To avoid any potential funding problems on the buyer’s part, you may want to require all of the buyers submitting offers to cross-qualify with your preferred lender. This does not mean that they have to use your lender, but simply means that you can feel safer knowing that your own lender did the due diligence.

Most Realtors have a working relationship with a lender they trust. These lenders are usually happy to do cross-qualifications as a favor to your Realtor

5. Keep a Cool Head

Selling your home can be very emotional, especially if you have lived there for a long time. It’s easy to get offended when a buyer submits a lowball offer claiming that the kitchen needs to be remodeled, or the wood flooring is 20 years past refinishing. How can it be that bad? You’ve lived here forever and still love it.

Well, it’s not just you. Just keep in mind that these critiques from the buyer are most likely negotiating tactics. They need to give you “something” in terms of justification for their lowball offer.

However, be careful not to be blinded by love. You have an emotional attachment to your house that no one else has… or shares. This is a “business” transaction, so make sure you keep your expectations objective and realistic. If the kitchen really is old and dated, don’t expect to get the same sales price as the newly renovated home on the corner did.

6. Go over every detail

Of course you want the highest price you can get for your home, but like we talked about above, there are a lot more terms that should all be taken under consideration together.

Does the buyer want the appliances or any other personal property that you were planning to take with you?

Is the earnest money deposit significant? This is the deposit that a buyer offers to put up at the beginning of escrow. If the buyer does not perform per the contract and tries to cancel the transaction without valid reason, the seller is entitled to the buyer’s deposit. This helps protects the seller from buyer’s who are not serious about the purchase.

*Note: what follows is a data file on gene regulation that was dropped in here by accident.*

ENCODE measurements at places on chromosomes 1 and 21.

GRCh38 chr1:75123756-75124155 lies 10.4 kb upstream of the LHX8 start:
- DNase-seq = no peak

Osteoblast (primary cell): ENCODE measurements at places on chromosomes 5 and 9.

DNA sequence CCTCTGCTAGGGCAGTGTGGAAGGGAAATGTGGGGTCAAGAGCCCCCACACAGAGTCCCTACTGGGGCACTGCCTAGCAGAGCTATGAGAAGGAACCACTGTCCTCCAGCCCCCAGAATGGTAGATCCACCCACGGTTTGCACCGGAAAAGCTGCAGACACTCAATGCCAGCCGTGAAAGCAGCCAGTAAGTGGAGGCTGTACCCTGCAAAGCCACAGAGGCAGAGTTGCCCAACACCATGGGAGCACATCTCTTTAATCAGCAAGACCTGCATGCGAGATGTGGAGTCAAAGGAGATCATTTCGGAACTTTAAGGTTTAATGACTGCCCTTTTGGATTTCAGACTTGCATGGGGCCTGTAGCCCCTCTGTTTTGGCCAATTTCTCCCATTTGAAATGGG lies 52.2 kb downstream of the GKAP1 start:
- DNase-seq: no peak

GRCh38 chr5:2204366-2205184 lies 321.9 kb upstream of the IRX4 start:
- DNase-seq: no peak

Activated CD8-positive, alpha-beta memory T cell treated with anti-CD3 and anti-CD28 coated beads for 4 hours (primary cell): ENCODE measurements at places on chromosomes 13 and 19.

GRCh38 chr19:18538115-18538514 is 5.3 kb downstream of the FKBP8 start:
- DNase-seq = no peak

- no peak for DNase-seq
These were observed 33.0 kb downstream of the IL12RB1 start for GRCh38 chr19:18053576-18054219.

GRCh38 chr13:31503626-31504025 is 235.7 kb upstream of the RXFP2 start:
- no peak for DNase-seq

Does the buyer have a solid pre-approval? Are they willing to cross-qualify with your lender? There is almost always a loan contingency written into a purchase contract, which protects the buyer if they fail to obtain a mortgage. It’s wise to take steps to insure that the offer you accept is from a buyer that can actually perform.

Is the buyer asking you to make concessions? Sometimes buyers will request that the seller pay for certain closing costs or set a closing date that isn’t ideal.

As you analyze the details of each offer, think about whether each term is a deal-breaker or not. Take all the terms into consideration when comparing offers to one another.

7. Think Outside the Box

You may receive offers that you don’t like for any number of reasons. Ask your agent to find out what is most important to the buyer. You may find out that the buyer needs to close on a house quickly, so if you can be flexible on the closing date it may allow you to stay firm on the price. Often, staying flexible and creative in negotiations will help you get closer to your ideal outcome.